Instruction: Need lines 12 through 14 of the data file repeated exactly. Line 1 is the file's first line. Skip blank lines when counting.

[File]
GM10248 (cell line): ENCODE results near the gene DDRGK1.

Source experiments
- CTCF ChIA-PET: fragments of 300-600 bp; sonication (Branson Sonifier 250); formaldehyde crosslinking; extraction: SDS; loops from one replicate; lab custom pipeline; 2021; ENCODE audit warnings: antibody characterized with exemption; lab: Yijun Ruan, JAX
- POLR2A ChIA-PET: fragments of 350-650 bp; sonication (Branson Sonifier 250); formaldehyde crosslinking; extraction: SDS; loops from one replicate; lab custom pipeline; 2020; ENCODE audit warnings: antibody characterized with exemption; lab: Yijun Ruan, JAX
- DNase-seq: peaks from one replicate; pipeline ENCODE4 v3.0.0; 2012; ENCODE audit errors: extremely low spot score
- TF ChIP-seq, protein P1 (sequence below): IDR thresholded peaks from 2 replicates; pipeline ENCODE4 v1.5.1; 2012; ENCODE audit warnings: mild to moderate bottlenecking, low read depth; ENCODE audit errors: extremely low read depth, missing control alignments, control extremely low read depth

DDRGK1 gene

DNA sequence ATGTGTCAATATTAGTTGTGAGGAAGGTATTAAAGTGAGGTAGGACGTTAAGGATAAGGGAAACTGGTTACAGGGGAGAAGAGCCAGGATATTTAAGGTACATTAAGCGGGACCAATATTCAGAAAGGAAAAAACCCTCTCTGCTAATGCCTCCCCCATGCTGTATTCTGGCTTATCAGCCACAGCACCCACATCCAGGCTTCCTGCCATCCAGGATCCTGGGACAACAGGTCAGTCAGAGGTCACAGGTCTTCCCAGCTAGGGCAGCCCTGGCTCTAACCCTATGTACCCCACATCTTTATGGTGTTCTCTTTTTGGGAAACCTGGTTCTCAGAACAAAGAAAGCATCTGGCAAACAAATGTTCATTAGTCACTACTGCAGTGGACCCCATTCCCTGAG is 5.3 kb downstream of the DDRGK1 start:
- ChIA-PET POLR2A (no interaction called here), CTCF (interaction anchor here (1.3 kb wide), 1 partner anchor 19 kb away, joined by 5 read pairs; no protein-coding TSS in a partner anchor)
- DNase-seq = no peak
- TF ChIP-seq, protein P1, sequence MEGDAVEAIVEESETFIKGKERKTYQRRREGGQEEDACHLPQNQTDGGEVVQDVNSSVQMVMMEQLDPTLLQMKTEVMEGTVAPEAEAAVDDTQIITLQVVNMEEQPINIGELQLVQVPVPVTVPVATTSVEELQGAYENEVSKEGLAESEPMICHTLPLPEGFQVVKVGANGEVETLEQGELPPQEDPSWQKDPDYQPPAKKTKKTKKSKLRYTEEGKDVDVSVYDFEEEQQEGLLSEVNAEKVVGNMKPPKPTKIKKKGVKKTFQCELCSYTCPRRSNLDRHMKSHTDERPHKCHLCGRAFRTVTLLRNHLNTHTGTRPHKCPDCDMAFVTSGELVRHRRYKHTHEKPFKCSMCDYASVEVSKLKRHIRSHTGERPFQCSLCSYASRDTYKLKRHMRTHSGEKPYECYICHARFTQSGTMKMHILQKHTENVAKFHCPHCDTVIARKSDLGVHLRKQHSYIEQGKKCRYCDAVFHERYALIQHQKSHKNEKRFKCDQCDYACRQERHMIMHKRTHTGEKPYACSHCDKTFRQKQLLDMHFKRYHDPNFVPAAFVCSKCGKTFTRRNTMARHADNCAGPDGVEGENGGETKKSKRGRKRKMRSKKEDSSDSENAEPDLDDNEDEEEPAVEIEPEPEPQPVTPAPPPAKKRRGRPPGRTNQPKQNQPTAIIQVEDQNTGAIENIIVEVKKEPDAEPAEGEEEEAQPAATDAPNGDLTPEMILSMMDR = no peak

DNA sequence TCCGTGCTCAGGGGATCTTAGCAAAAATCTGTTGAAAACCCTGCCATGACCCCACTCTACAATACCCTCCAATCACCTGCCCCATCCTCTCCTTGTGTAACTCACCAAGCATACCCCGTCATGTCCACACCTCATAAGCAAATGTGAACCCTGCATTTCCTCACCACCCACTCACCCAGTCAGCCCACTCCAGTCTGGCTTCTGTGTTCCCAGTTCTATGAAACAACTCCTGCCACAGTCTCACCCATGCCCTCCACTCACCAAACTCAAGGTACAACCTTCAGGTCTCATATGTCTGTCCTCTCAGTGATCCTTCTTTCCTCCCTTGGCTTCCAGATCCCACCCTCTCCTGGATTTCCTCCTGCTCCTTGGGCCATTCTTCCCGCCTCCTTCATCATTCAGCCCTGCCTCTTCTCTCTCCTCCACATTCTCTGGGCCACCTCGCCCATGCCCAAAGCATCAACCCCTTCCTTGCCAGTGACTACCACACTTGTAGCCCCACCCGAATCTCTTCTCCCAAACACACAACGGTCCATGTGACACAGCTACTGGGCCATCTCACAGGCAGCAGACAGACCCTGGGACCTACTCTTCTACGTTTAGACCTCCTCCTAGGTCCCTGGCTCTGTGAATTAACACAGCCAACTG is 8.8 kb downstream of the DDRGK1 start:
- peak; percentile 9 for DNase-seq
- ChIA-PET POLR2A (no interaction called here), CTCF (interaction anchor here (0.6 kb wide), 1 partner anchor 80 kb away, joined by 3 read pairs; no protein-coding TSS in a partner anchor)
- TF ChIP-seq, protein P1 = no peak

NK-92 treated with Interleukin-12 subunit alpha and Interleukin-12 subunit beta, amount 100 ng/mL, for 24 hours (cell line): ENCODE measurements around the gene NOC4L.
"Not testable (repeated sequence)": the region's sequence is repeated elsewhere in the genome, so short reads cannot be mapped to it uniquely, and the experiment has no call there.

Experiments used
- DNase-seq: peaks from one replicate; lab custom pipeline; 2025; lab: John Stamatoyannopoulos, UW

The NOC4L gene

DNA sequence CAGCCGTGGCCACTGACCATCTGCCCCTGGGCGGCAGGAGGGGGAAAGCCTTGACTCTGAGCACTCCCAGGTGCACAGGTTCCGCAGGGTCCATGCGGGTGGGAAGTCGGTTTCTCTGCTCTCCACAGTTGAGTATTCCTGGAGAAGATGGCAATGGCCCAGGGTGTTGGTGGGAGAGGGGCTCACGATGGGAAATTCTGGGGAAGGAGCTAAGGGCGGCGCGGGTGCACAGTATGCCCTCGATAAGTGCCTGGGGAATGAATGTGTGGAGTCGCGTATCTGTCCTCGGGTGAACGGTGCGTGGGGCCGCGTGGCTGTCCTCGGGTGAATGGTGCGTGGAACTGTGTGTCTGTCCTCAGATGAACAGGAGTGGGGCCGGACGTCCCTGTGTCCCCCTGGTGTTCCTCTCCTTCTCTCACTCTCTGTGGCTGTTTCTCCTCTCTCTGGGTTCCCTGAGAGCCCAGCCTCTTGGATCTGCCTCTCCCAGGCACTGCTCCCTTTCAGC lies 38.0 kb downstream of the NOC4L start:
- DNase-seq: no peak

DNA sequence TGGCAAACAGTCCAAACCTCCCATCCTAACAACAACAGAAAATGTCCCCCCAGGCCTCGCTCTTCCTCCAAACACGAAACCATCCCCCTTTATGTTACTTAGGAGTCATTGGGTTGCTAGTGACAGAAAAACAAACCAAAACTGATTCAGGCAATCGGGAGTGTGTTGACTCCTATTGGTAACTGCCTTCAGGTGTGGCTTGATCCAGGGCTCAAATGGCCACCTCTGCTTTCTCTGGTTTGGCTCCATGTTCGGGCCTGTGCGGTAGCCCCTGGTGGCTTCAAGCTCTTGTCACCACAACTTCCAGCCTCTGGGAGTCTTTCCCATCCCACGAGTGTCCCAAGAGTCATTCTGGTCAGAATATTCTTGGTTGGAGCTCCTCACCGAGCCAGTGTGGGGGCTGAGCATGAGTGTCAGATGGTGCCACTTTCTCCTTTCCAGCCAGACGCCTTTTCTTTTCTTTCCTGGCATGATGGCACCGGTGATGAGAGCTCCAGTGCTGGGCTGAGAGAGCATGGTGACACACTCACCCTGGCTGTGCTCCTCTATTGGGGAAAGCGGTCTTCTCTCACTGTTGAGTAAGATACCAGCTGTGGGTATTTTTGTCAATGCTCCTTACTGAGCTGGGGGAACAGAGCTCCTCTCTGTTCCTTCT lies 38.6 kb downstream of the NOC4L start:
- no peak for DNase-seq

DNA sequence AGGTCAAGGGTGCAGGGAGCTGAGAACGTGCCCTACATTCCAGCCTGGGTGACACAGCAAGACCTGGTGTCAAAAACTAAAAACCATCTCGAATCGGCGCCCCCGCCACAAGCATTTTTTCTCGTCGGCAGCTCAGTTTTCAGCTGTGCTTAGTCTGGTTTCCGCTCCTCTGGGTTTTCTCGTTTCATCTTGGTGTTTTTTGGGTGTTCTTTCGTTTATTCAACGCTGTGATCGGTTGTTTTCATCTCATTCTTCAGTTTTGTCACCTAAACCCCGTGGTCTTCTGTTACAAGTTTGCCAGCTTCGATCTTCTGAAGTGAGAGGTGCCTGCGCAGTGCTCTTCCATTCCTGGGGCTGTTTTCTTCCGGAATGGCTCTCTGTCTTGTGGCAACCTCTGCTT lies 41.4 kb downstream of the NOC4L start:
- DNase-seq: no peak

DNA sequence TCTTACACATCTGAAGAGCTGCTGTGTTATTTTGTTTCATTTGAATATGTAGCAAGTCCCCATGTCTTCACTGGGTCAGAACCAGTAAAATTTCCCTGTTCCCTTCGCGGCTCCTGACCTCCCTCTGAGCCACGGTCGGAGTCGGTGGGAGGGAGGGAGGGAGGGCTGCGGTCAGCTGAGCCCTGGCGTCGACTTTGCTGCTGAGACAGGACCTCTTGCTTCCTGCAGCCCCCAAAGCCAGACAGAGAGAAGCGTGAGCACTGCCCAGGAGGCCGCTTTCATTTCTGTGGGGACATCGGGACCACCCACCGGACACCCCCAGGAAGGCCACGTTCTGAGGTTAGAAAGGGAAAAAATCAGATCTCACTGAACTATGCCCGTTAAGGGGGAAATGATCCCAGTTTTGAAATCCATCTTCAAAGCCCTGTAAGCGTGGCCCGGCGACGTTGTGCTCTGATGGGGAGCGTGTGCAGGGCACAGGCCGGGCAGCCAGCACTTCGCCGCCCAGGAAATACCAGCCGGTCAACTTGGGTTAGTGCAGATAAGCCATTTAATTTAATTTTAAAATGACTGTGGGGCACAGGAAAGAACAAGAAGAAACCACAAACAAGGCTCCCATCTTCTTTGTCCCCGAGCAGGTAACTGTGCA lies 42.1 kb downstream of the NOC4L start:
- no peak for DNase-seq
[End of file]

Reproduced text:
DNA sequence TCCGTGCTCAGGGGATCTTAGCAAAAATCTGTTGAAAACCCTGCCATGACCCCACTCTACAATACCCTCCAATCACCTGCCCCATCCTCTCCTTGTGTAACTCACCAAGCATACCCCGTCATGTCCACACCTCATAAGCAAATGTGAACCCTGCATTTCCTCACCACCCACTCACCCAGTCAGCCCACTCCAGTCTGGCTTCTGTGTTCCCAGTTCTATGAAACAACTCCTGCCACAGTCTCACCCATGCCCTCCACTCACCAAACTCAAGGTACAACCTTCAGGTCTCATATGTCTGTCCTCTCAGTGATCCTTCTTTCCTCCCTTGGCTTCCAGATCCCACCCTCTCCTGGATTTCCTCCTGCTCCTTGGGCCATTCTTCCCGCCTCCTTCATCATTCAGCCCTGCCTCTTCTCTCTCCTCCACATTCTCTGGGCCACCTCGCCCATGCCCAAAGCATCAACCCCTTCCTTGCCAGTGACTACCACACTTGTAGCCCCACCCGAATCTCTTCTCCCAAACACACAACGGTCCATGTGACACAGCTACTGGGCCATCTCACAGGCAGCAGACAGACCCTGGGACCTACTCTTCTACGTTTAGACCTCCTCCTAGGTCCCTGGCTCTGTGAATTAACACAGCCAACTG is 8.8 kb downstream of the DDRGK1 start:
- peak; percentile 9 for DNase-seq
- ChIA-PET POLR2A (no interaction called here), CTCF (interaction anchor here (0.6 kb wide), 1 partner anchor 80 kb away, joined by 3 read pairs; no protein-coding TSS in a partner anchor)